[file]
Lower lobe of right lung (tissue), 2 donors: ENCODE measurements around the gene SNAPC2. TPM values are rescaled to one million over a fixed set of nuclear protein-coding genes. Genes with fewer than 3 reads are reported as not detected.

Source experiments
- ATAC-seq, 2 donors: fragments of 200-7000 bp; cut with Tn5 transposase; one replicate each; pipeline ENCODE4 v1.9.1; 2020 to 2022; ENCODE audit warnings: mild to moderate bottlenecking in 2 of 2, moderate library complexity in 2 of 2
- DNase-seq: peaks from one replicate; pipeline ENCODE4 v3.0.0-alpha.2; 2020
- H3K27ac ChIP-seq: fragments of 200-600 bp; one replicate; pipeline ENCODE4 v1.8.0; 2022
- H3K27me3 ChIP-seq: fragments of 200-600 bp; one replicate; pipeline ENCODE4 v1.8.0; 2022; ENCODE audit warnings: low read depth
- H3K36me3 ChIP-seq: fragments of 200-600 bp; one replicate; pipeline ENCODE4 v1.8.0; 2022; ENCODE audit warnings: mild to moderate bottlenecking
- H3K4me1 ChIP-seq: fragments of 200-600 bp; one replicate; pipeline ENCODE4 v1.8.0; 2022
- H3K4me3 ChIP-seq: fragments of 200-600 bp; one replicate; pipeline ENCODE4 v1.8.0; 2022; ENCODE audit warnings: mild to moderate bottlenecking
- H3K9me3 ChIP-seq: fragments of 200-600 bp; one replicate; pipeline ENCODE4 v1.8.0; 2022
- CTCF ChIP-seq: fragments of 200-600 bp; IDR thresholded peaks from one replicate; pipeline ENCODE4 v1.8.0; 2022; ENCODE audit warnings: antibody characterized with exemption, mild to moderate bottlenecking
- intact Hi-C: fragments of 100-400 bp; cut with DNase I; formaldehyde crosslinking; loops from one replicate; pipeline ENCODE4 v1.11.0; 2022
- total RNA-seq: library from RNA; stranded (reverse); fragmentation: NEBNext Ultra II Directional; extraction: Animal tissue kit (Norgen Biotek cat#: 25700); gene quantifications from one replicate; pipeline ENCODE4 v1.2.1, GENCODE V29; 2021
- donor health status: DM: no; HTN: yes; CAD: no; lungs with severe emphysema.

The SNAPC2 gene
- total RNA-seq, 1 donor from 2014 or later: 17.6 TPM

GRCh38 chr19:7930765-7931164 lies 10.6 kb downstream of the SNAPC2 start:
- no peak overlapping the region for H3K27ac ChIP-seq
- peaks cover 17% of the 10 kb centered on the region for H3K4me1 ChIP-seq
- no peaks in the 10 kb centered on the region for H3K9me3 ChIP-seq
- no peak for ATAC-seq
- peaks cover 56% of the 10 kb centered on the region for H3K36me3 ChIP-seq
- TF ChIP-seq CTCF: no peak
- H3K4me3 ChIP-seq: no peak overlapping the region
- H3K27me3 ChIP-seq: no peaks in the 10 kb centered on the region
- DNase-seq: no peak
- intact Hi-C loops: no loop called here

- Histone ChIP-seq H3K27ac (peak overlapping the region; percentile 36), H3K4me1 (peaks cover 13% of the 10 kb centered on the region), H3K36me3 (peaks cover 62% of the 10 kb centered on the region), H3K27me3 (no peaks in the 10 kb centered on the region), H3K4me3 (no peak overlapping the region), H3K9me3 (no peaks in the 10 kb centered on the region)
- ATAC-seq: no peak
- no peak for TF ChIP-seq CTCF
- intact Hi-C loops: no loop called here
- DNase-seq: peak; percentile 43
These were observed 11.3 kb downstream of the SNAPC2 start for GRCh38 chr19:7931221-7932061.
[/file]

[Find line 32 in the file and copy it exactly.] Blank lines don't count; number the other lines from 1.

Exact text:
- DNase-seq: peak; percentile 43